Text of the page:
Client-side
    Just learn the basics of HTML/CSS/JavaScript, and use JavaScript to send HTTP requests to which your server will respond.

    Research

    1. HTML
    2. CSS
    3. JavaScript
    4. HTTP/HTTPS (GET, POST, PUT, PATCH, UPDATE, DELETE)
    5. AJAX
    6. Choose a server-side language, if it's a new one then practice it by writing some data structures or making something you've already made in Python/Java.
    7. REST services (maybe GraphQL if you want to be bleeding edge, but definitely not necessary)
    8. Optional (overkill), look into architectural patterns such as MVC. Very valuable for web app development
    9. Optional (overkill), look into front-end frameworks such as React, Vue, Django, etc...

    If you learn the basics of HTTP protocols, it’ll take you very far with what you want to accomplish with smart-home devices. For example:

    1. Create an index.html page with button named trigger
    2. Make it look pretty with CSS
    3. Use JavaScript to capture the button click. The click will initiate a HTTP GET request to your Go/NodeJS/Java/Python server, specifically to the url localhost:8080/capture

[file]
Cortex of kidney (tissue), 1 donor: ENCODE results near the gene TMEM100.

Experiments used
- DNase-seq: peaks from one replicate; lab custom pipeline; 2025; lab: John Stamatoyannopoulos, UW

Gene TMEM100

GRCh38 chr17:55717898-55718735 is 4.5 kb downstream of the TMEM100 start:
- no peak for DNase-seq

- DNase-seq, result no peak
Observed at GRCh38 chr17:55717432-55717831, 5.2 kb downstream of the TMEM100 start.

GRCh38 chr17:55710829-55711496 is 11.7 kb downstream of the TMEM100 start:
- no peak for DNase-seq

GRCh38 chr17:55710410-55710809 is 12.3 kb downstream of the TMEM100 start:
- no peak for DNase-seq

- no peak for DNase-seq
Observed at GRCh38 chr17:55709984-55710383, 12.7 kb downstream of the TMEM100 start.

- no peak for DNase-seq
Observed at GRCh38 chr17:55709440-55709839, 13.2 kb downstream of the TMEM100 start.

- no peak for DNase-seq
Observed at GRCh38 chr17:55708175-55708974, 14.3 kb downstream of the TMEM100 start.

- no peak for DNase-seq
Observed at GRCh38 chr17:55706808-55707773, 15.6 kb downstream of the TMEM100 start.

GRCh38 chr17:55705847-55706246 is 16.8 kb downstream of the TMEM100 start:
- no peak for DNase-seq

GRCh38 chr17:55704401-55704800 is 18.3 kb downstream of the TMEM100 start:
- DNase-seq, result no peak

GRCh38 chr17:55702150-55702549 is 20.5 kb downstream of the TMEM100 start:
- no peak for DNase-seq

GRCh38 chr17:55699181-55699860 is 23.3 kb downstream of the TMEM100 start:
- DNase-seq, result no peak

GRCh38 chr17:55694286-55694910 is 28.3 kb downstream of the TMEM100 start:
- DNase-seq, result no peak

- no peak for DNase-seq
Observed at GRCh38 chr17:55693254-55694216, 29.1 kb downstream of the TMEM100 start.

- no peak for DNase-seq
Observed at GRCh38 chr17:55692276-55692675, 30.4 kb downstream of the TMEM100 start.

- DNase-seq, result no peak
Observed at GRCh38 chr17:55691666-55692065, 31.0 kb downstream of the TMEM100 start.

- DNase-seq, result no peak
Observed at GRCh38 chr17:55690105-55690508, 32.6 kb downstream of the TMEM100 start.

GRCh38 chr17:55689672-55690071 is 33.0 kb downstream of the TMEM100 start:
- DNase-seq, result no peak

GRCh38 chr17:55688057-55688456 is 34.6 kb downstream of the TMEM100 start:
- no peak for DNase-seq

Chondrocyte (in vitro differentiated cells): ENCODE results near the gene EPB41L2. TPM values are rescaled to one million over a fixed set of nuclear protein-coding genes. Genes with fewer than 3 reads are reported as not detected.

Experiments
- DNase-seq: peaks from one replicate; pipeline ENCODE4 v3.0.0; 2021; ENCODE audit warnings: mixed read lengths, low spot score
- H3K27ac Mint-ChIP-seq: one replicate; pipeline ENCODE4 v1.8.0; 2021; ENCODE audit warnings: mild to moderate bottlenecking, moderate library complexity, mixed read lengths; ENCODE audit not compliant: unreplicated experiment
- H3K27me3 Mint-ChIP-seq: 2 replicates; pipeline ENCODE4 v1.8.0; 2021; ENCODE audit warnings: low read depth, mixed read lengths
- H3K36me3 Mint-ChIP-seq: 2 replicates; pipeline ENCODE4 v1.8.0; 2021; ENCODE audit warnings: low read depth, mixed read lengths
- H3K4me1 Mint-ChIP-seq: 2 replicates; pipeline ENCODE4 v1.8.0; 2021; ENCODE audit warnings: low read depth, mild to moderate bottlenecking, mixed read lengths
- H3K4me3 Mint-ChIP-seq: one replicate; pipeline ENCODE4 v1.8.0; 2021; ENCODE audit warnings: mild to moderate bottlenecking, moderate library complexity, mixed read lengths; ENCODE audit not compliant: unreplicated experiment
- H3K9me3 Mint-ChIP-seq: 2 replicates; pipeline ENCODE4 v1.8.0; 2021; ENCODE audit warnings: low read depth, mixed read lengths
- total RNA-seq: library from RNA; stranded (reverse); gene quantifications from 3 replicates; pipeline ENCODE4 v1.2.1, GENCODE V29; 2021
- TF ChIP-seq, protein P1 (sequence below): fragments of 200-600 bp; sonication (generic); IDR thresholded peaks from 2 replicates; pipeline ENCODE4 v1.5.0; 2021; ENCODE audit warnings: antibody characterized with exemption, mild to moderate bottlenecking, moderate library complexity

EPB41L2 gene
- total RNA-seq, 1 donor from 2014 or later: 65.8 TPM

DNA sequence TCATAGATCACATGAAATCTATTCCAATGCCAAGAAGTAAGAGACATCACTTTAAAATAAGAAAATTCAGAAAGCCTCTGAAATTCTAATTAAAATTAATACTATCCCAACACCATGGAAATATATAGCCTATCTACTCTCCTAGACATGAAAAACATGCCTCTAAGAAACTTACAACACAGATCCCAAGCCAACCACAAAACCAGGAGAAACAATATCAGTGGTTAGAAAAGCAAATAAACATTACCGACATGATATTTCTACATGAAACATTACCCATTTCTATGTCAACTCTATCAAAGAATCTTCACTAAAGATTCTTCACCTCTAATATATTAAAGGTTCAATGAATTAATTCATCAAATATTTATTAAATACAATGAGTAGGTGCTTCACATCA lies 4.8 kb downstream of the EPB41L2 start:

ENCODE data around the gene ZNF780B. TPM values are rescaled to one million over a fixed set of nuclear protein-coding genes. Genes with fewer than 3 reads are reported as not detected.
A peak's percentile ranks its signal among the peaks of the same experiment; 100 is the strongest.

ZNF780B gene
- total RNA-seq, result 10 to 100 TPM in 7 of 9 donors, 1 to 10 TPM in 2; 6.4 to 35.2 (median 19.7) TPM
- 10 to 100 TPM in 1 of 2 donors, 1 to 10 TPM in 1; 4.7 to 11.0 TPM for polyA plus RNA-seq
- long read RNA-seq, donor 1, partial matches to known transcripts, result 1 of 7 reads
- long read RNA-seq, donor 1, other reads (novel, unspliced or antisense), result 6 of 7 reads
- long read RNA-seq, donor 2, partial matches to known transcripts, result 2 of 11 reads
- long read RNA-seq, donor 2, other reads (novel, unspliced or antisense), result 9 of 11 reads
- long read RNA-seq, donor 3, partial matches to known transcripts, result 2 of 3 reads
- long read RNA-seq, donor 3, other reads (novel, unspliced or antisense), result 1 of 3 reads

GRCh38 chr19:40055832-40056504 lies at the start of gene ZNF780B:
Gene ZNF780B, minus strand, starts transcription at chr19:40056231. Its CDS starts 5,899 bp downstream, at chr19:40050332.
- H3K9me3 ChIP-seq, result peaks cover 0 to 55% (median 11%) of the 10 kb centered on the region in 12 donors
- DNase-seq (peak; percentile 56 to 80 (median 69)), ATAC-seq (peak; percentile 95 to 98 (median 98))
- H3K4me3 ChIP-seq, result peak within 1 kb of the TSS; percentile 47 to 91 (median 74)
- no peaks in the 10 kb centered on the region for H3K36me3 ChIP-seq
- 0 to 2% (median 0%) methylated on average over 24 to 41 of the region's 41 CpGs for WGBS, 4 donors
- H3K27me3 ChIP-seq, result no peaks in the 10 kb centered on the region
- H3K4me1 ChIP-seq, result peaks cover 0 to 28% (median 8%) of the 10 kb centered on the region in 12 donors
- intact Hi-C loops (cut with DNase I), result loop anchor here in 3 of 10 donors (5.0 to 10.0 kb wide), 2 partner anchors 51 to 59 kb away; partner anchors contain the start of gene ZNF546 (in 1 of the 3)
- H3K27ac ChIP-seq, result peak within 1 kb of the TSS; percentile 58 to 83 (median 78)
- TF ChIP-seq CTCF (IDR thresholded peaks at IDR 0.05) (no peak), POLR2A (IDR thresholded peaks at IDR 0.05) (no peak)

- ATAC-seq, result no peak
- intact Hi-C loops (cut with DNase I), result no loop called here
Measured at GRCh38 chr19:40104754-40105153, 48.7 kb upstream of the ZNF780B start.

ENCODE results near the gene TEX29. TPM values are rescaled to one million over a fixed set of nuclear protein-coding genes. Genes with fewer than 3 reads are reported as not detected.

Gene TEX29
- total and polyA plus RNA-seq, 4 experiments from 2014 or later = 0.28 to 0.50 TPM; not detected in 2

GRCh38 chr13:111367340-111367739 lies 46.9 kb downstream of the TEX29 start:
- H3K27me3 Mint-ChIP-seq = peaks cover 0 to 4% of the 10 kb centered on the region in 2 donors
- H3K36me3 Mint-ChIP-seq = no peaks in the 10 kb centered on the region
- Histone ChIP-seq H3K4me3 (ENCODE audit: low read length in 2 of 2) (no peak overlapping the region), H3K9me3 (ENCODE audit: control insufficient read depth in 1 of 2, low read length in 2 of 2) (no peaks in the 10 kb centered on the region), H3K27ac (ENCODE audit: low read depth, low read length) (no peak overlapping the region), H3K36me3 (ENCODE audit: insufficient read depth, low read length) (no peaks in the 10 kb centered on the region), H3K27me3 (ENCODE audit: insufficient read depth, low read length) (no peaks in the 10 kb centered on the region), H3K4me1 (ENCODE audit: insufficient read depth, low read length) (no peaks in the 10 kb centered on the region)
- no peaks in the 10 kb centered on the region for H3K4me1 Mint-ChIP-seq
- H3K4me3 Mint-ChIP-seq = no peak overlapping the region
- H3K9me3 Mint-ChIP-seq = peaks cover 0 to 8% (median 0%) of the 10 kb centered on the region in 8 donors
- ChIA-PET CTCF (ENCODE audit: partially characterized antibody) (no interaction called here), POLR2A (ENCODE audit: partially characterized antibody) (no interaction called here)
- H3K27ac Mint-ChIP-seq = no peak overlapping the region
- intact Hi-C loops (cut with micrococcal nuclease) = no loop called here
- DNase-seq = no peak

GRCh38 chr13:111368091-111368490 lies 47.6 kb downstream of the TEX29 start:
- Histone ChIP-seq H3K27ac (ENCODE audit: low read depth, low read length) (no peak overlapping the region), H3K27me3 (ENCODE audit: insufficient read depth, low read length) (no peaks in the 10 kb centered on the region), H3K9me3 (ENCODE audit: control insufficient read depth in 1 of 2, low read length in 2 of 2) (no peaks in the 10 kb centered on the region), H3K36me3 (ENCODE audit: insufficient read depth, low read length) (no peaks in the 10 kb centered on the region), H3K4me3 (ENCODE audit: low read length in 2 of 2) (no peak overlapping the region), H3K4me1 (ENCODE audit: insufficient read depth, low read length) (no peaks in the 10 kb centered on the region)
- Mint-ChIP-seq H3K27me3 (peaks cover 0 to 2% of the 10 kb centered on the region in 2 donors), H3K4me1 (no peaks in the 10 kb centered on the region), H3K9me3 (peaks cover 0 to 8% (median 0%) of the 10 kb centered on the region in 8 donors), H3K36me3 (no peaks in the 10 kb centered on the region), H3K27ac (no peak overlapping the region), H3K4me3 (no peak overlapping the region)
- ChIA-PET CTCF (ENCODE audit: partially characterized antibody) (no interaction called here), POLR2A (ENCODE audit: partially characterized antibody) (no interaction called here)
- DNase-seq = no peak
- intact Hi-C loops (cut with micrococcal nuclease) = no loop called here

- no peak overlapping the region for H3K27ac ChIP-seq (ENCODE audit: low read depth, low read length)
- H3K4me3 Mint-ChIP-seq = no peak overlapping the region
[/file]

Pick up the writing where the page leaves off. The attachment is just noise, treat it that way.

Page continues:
4. You will (probably) have a REST server. Your server, running on port 8080, will have routing setup to see capture a GET request made to the /capture endpoint (this is a web hook -- you're telling your server to do X when it sees a request has been made from some specific URL route)
    5. You can now do ANYTHING on your server, such as grab data from a database, and spit it back to your client-side JavaScript app in (probably) JSON format since it's easy to parse.

    Once you get that to work, look into Amazon Alexa or Google Home and how they handle HTTP requests. They use the same approach and you’ll find it very similar. However you seem like a go-getter willing to do machine-learning, so maybe you’ll build your own web-hook system to control request/response actions in your smart home, there are GitHub repositories out there for anything now!